Anti-Human CD11b – Purified in vivo PLATINUM™ Functional Grade
Pricing & Details
Rheumatoid synovial cells and human monocytes.
≥ 5.0 mg/ml
<0.5 EU/mg as determined by the LAL method
≥98% monomer by analytical SEC
>95% by SDS Page
This monoclonal antibody is aseptically packaged and formulated in 0.01 M phosphate buffered saline (150 mM NaCl) PBS pH 7.2 - 7.4 with no carrier protein, potassium, calcium or preservatives added. Due to inherent biochemical properties of antibodies, certain products may be prone to precipitation over time. Precipitation may be removed by aseptic centrifugation and/or filtration.
Functional grade preclinical antibodies are manufactured in an animal free facility using only In vitro protein free cell culture techniques and are purified by a multi-step process including the use of protein A or G to assure extremely low levels of endotoxins, leachable protein A or aggregates.
To protect mouse colonies from infection by pathogens and to assure that experimental preclinical data is not affected by such pathogens, all of Leinco’s Purified Functional PLATINUM™ antibodies are tested and guaranteed to be negative for all pathogens in the IDEXX IMPACT I Mouse Profile.
Storage and Handling
Functional grade preclinical antibodies may be stored sterile as received at 2-8°C for up to one month. For longer term storage, aseptically aliquot in working volumes without diluting and store at -80°C. Avoid Repeated Freeze Thaw Cycles.
Country of Origin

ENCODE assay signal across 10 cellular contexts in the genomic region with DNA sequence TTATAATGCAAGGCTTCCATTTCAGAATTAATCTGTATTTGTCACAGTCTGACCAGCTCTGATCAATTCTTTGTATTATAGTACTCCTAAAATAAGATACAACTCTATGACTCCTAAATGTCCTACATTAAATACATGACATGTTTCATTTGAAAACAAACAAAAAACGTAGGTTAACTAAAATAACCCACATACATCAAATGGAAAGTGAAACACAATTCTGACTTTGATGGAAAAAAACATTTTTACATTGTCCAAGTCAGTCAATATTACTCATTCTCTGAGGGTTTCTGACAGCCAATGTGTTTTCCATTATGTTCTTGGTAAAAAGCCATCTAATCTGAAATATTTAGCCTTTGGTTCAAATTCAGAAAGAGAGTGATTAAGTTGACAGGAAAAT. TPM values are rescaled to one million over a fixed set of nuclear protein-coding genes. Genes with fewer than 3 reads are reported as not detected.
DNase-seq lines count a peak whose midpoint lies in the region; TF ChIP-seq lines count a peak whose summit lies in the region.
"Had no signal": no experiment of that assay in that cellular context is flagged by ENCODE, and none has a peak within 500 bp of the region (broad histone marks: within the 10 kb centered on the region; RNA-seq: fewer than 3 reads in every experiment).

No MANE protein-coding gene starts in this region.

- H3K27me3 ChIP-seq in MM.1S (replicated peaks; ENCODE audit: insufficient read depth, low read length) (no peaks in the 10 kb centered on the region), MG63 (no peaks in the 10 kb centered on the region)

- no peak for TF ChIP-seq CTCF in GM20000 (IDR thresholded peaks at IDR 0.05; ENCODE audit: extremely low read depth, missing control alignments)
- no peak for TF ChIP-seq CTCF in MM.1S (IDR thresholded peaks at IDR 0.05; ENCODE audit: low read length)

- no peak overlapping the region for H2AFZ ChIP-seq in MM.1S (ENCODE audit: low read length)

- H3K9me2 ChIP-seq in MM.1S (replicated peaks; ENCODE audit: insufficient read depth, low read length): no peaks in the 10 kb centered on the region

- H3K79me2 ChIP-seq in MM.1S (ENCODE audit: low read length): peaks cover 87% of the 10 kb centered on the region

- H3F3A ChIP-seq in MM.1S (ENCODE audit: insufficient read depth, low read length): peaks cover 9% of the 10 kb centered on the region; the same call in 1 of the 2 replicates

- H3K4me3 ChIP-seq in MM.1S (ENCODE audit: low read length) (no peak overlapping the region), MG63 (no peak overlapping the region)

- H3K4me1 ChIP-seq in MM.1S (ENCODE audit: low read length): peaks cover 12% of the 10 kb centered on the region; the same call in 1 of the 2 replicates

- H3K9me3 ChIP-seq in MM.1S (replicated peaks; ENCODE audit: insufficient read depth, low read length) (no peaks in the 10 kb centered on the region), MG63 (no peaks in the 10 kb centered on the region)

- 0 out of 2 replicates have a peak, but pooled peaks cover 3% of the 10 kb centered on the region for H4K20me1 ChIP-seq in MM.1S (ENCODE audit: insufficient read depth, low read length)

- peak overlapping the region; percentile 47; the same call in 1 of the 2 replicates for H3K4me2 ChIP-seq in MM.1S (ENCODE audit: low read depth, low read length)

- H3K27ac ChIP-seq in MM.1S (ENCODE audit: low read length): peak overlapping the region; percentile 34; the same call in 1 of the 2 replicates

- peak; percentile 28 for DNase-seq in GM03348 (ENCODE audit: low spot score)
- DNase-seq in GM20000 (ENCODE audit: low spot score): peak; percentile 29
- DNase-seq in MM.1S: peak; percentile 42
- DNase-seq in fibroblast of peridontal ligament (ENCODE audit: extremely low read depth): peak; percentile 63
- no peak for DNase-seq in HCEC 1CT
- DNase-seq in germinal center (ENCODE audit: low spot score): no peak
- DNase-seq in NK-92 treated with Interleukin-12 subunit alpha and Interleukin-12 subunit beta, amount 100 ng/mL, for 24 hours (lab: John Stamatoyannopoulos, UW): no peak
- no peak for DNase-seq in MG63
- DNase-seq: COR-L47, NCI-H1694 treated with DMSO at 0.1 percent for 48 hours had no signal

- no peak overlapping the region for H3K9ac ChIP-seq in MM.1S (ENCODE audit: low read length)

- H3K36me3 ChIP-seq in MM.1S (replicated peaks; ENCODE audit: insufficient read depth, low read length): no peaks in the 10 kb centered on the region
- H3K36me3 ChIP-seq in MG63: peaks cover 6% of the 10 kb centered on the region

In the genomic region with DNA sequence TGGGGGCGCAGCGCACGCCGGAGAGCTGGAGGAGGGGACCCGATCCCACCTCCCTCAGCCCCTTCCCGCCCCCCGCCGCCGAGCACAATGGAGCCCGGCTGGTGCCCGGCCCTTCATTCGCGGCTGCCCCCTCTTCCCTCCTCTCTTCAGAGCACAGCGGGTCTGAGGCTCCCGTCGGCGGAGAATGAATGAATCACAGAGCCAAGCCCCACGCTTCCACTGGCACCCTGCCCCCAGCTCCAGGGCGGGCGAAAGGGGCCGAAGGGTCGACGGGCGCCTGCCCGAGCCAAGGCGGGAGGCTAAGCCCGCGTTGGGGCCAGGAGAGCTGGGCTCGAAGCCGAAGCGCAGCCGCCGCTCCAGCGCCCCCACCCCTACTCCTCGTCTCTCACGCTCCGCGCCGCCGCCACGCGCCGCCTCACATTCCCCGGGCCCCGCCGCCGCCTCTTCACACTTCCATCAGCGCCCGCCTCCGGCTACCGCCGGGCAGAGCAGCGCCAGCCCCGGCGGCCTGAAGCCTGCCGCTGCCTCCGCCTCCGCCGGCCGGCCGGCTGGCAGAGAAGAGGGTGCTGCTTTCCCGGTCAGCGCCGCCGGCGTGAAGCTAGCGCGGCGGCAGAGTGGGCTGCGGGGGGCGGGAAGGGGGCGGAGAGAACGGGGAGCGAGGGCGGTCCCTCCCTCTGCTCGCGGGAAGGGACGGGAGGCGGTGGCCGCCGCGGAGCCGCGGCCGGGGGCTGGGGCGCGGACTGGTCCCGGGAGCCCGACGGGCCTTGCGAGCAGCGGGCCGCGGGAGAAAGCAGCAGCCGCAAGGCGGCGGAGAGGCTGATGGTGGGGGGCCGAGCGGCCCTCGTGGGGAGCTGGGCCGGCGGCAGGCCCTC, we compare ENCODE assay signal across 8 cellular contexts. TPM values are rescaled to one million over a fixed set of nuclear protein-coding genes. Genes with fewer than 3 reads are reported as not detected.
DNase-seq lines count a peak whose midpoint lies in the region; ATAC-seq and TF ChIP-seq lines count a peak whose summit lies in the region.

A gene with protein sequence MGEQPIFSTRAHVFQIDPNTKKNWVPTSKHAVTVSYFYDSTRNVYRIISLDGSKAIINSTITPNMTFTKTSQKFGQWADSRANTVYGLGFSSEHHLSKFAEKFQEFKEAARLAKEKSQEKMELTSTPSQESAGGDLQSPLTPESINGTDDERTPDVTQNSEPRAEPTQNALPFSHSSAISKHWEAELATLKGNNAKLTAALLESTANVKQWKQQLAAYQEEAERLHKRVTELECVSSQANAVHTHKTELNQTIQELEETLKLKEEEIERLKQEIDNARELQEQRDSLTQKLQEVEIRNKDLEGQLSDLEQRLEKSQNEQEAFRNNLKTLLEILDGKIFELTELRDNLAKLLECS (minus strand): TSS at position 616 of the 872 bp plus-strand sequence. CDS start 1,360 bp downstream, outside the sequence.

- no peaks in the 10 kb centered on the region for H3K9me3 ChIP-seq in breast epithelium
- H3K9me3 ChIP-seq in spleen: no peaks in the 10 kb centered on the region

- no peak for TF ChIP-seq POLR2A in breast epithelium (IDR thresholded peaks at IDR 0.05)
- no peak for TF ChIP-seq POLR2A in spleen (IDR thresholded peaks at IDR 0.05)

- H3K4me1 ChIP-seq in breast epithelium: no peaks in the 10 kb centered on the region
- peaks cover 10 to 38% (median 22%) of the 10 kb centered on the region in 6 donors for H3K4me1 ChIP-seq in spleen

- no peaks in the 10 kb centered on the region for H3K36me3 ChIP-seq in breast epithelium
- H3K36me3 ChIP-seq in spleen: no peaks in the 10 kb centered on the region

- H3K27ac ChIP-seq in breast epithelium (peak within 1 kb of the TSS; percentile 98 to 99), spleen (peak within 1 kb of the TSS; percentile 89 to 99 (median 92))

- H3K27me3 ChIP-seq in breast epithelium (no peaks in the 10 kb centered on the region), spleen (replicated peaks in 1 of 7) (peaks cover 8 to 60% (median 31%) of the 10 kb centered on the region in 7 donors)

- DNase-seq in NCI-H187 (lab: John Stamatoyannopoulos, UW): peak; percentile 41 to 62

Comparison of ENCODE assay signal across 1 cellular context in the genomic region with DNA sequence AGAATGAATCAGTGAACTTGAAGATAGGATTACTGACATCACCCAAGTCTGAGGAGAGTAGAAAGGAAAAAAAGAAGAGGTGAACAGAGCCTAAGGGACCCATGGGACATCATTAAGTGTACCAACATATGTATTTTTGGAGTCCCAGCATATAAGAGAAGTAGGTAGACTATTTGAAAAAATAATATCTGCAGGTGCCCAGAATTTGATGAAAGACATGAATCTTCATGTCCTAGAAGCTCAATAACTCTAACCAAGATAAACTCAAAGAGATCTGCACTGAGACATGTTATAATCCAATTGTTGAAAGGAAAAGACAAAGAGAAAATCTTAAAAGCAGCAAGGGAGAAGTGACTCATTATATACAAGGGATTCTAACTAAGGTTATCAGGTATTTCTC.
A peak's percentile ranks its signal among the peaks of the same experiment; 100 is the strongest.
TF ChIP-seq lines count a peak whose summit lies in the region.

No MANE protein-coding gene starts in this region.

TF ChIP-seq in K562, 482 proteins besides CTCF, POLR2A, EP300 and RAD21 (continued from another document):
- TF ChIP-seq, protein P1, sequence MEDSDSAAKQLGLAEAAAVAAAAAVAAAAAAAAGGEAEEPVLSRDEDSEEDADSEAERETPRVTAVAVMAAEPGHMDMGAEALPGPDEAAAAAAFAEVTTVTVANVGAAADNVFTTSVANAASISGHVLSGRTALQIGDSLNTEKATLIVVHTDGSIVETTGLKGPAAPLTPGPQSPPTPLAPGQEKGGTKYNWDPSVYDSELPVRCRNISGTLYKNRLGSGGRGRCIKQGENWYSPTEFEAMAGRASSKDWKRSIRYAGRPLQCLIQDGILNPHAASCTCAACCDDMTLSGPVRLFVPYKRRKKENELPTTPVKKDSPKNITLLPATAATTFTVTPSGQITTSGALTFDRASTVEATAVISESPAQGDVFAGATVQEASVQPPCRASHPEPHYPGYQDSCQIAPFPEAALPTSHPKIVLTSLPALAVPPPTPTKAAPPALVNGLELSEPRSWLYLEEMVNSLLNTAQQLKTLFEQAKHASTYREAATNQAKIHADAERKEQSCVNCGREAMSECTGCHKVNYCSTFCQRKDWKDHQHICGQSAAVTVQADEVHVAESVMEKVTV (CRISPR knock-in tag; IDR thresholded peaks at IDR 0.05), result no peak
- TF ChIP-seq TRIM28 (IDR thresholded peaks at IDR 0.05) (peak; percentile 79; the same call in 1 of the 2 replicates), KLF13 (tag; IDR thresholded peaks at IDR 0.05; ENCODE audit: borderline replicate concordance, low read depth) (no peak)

Next Day 2-8°C
Applications and Recommended Usage?
Quality Tested by Leinco
FC The suggested concentration for this ICRF44 antibody for staining cells in flow cytometry is ≤ 1 μg per 106 cells in a volume of 100 μl or 100μl of whole blood. Titration of the reagent is recommended for optimal performance for each application.
Other Applications Reported In Literature ?
IF Staining The suggested concentration for this ICRF44 antibody for use in Immunofluorescence Staining is ≤2.5-10 μg/m
Additional Reported Applications For Relevant Conjugates ?
For specific conjugates of this clone, review literature for suggested application details.
Each investigator should determine their own optimal working dilution for specific applications. See directions on lot specific datasheets, as information may periodically change.
Clone ICRF44 recognizes the α subunit (CD11b) of the human CD11b/CD18 complex.
CD11b is expressed on human peripheral blood lymphocytes, NK lymphocytes, monocytes, granulocytes, a subset of T-cells and macrophages.
LFA-1α (CD11a) and CD18 are the Integrin alpha-L and beta-2 chains respectively that combine to form LFA-1, a glycoprotein and a member of the Integrin family. Integrin alpha-L/beta-2 is a receptor for ICAM1, ICAM2, ICAM3, ICAM4 and for F11R. LFA-1 participates in the immunological synapses between CD8+ T lymphocytes and antigen-presenting cells. The absence of LFA-1α or ß may induce LAD. The antigen contributes to natural killer cell cytotoxicity, and is involved in various immune phenomena such as leukocyte-endothelial cell interaction, cytotoxic T-cell mediated killing, and antibody dependent killing by granulocytes and monocytes. The CD11b/CD18 antigen is a heterodimeric surface glycoprotein on leukocytes and belongs to the ß2 integrin family. CD11b functions as a receptor for C3bi complement, clotting factor X, fibrinogen and ICAM-1. CD11c forms an α/ß heterodimeric glycoprotein (CD11c/CD18 complex) which belongs to the ß2 integrin family. The complex binds fibrinogen and reportedly serves as a receptor for iC3b and ICAM-1. During inflammatory responses, it mediates cell to cell interaction and is important in both monocyte adhesion and chemotaxis.
ICAM-1(CD54), ICAM-2 (CD102), ICAM-4, CD14, CD23, heparin, iC3b, fibrinogen, factor X
Adhesion, phagocytosis, chemotaxis, neutrophil activation
NCBI Gene Bank ID
Neuroscience Cell Markers
References & Citations
1. Hitsuda, Yutaka et al. (1999) Yonago Acta medica 42:1–10 Article Link
2. Leukocyte Typing VI (1996) Oxford University Press
3. Myones, B. L. et al. (1988) J. Clin. Invest. 82:640
4. Malhotra, V. et al. (1986) Eur. J. Immunol. 16:1117